Traffic Circles Coming Full Circle

Traffic circles, roundabouts coming back

By Chris Van Horne
|  Wednesday, Oct 5, 2011  |  Updated 8:29 PM CDT
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Roundabouts and traffic circles aimed at slowing down traffic and making neighborhoods safer are making a comeback.

Chris Van Horne, NBC 5 News

Roundabouts and traffic circles aimed at slowing down traffic and making neighborhoods safer are making a comeback.

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More roundabouts and traffic circles could be on the way back across the Metroplex.

In one century-old Fort Worth neighborhood, traffic circles have been wanted for nearly a decade to ease traffic.

The Ryan Place Improvement Association has fought for traffic-calming measures for the last seven years because of drivers cutting across the neighborhood from Hemphill Street to the east and Eighth Avenue to the west.

"We had a lot of speeders in the neighborhood; people not stopping at stop signs" said John Kline, chair of the association. "And 70 percent of the traffic was cut-through traffic through the neighborhood."

The city and neighborhood worked together and decided to replace three four-way stops with three traffic circles that will have grass and flowers. One of the circles will feature a piece of public art that will light up at night.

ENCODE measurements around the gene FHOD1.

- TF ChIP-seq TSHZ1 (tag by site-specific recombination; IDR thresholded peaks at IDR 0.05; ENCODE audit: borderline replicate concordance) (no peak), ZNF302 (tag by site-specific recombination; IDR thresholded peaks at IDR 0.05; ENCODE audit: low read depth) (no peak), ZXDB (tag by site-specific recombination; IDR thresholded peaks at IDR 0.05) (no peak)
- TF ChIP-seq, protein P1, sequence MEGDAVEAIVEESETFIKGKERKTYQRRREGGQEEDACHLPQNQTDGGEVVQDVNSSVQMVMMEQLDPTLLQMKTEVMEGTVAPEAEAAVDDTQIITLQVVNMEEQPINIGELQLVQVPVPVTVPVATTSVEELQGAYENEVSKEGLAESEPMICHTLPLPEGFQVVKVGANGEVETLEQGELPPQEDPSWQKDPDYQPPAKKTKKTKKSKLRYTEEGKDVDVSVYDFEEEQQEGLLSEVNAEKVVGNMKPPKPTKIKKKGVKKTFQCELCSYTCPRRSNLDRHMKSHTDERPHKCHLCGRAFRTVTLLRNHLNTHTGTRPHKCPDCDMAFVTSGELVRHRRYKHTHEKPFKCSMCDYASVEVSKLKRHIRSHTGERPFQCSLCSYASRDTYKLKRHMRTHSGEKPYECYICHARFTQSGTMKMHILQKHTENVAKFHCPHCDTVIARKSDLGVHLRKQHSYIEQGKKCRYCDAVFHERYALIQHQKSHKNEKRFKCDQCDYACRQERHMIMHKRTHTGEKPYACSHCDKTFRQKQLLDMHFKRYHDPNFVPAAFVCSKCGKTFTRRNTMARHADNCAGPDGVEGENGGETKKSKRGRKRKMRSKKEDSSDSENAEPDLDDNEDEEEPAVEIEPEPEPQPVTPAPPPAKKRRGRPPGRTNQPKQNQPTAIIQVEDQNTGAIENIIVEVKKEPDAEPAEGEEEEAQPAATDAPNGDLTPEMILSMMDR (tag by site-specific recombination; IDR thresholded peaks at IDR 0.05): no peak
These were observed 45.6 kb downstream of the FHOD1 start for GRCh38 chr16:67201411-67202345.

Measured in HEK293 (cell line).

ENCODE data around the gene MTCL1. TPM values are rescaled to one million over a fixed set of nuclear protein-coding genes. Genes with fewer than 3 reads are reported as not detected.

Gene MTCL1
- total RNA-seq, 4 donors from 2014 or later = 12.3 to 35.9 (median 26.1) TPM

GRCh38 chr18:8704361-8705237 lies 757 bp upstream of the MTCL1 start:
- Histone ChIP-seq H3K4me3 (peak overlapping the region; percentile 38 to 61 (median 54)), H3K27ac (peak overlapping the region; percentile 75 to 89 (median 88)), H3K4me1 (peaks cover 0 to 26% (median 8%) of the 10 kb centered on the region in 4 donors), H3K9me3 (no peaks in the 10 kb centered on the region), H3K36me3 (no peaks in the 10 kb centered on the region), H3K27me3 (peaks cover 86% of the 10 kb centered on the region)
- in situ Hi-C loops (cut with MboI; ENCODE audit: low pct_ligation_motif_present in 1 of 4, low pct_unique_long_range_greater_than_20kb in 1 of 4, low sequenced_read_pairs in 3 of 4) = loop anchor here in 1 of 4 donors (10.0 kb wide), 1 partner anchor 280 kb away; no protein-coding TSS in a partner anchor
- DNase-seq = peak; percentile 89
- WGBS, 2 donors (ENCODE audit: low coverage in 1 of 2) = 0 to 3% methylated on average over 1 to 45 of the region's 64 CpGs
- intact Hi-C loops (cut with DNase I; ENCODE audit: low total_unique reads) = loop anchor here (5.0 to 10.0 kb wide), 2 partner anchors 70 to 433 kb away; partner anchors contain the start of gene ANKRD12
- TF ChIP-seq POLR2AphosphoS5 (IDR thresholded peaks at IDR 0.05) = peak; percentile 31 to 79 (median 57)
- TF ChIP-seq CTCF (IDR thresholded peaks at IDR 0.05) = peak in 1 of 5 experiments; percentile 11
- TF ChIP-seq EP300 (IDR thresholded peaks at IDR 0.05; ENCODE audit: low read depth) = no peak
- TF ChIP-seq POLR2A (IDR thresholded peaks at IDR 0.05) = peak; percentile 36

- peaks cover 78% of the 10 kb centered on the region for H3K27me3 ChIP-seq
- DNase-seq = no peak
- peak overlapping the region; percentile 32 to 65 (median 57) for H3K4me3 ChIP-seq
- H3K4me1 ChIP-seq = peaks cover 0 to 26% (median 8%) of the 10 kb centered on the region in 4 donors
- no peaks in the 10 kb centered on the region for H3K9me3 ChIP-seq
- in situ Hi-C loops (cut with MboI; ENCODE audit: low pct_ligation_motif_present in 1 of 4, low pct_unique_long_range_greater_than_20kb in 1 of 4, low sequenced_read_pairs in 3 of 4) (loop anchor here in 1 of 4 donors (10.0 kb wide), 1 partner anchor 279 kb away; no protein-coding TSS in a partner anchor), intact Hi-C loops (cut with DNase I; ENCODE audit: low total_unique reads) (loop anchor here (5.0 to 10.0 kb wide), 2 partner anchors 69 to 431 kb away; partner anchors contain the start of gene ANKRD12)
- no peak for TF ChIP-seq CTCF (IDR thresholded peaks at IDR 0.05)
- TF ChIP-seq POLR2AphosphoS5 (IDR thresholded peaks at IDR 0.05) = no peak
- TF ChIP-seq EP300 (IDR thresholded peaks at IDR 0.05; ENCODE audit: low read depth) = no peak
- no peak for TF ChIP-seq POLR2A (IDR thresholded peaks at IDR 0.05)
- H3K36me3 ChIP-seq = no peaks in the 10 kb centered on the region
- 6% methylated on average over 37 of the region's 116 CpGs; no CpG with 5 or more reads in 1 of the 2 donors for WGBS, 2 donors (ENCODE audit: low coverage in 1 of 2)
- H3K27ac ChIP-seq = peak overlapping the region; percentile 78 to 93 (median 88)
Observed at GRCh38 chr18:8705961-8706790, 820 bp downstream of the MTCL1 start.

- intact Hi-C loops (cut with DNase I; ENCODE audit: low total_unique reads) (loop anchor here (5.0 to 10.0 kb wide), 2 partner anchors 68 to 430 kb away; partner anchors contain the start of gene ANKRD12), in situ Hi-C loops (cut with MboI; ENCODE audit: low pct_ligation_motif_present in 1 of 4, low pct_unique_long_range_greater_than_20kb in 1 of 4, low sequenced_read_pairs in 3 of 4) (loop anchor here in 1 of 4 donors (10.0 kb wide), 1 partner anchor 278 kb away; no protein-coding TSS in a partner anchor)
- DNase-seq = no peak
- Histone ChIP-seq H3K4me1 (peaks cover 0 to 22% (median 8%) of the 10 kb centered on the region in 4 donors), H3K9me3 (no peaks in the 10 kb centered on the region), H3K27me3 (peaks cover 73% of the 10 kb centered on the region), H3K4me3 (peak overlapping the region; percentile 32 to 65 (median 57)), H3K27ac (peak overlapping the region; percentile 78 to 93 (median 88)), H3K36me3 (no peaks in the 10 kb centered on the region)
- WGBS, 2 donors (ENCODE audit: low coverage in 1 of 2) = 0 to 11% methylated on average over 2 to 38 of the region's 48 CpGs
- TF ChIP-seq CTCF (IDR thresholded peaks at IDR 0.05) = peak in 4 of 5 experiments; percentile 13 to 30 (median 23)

The traffic circles should slow down drivers and deter the cut-through traffic to go somewhere else.

"It's new to Fort Worth, but it's not new to the concept of trying to make your streets safer throughout the country," Kline said.

And the area could see more traffic circles in the future.

"I think we're starting to see more and more of them," said Randy Burkett, Fort Worth traffic engineer. "We're also building roundabouts in the city that are similar to the traffic circles, so I think that people will start seeing more and more of those throughout the Metroplex."

Data on the success of such changes isn't available right away but, in other cities, they have proved successful in slowing the flow of traffic and making streets safer.

Residents said they can't wait for the project to be completed by the end of the year.

"A lot of people worked hard to make this happen," Kline said.

But the city of Fort Worth won't be adding any more new traffic-calming projects any time soon. Burkett said the money ran out for such projects two years ago.

However, the traffic circles on Elizabeth Boulevard aren't the only elements in the Ryan Place project. Chicanes are also being installed on Cantey Street to stop cut-through drivers.

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